Now: The Open Moment

I’d like to make the (not so radical) argument that we’ve reached a serious, deep inflection point leading towards openness, from global to local systems. From the World Trade Organization to the local library, the systems that form our society’s foundation were built for another time and place —not the moment of “transparency, authenticity, access” that Dell describes. And while it may feel that the wall builders and closed system cheerleaders are winning; I’d argue there is another truth. That more and more people are thinking in a global construct of openness. That we are implementing more and more open policies that push us toward a freer exchange of ideas and power. But as the world moves toward openess, supporters of the closed system status will push back harder than ever. To break through this resistance, we must push even farther, opening elements across all of our system. And I believe the most important place to do this work in is education, right now.

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Us: The Once and Future Openers

I’ve always found it ironic that those of us in the family and community engagement space are often lonely people. Not by choice (because usually we’re extroverts) but because of the way systems usually think about family and community engagement.  

You see, within our districts, schools, and organizations, we are usually the only ones charged with the responsibility of working with families and parents. School systems typically have a handful of folks charged with this responsibility. Very rarely do they have budgets, and even more rarely do they have missions and purposes focused on the broader opening work.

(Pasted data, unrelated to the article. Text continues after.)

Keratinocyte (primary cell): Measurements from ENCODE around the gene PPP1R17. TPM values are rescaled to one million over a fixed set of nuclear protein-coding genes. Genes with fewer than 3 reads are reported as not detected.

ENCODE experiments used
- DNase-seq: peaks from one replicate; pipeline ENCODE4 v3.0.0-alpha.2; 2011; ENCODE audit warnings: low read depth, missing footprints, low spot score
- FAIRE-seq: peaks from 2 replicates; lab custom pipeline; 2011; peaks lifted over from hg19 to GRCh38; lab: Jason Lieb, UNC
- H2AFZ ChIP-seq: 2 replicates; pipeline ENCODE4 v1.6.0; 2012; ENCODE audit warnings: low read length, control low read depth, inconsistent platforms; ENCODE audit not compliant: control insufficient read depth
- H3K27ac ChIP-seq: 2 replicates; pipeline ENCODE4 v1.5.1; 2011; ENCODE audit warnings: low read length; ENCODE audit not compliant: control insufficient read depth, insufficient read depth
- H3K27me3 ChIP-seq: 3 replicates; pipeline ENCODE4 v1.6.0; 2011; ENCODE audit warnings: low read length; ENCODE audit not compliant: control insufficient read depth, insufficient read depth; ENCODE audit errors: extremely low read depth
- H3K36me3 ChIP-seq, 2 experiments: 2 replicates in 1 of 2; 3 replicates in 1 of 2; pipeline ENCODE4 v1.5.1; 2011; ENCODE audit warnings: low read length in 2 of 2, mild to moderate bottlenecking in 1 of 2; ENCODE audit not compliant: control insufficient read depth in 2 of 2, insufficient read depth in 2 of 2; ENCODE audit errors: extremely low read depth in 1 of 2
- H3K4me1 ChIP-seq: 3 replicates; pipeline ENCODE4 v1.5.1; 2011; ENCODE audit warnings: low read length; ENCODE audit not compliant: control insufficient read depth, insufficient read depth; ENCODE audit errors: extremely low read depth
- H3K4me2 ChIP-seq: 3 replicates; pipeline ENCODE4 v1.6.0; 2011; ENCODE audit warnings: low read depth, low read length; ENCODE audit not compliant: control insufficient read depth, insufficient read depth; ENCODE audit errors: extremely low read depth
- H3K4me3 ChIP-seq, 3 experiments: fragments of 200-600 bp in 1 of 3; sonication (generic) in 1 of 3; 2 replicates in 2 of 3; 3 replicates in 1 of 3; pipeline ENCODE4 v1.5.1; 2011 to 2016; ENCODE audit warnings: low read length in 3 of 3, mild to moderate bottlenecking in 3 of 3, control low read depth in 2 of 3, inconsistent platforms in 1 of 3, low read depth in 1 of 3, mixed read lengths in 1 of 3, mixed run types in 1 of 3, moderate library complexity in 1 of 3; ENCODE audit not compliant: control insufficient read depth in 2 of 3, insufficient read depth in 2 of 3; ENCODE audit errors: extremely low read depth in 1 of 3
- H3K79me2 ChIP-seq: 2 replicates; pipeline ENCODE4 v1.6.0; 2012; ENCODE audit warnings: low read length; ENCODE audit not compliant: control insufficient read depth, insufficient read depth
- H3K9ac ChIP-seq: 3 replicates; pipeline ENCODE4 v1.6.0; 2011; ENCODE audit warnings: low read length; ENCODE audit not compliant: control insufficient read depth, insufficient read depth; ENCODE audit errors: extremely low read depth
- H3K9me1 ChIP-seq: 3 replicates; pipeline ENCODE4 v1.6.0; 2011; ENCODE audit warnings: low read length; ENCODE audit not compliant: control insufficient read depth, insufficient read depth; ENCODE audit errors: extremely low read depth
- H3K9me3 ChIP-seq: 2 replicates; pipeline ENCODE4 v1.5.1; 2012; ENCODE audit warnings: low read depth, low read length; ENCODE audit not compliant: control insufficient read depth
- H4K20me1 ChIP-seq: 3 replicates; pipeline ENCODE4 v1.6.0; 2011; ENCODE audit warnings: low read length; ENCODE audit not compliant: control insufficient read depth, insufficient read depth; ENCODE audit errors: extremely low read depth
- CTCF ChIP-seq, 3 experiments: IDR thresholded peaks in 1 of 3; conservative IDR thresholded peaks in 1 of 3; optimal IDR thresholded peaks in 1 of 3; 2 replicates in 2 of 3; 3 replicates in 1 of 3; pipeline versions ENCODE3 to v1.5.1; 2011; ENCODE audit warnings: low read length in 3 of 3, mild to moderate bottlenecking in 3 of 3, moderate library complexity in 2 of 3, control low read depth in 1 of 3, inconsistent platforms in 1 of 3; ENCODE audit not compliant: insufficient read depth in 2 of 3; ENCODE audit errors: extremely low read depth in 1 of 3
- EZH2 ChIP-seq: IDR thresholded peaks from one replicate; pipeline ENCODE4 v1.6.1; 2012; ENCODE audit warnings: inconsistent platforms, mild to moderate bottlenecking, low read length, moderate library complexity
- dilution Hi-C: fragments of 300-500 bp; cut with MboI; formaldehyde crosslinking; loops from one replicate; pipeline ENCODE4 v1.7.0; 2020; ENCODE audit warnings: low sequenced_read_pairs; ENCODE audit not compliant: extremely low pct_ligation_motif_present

How wild is it then, that the very people often charged with “building community” or working with “the people” find themselves alone in the system, fighting major battles against decades of system dispositions? Changing a system to think about openness is no small matter and it’s really the responsibility of everyone—not just one person.  

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Self: Why I (Have to) Believe in The Open System

This story begins in 1920s Mexico. My grandmother’s parents were living in Zacatecas right after the Mexican Revolution. My great-grandfather found himself embroiled in a tumultuous situation when he was accused of stealing. A noose was put around his neck and he was ready to die.  At the very last minute, a local man ran up and told everyone that my great-grandfather wasn’t the thief; the crime was committed by a recently-apprehended criminal.  

After that, my great-grandfather decided to flee Mexico and move his family to Colorado.

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Beyond Family Engagement: Toward the “Open System”

For the past three years, I’ve worked at Denver Public Schools in the Office of Family and Community Engagement.  It has been an incredible experience and as I’ve transitioned to my new role as Senior Partner, Advocacy and Alliances at A+ Colorado, I’ve wanted  to reflect a bit more on my time and work.  

I’ve come to see the work of family engagement to be a critical l force in the building of partnership and relationships between schools, districts and those they serve.  However, I’ve come to see it as something much bigger - the cracking open of closed systems into the sustaining and development of an open system.  As I’ve had the gift of working with other organizations, it has become clearer to me that we are witnessing a fundamental shift in our public education system. This transformation is bigger than family engagement: it is about public systems that are open vs. closed.

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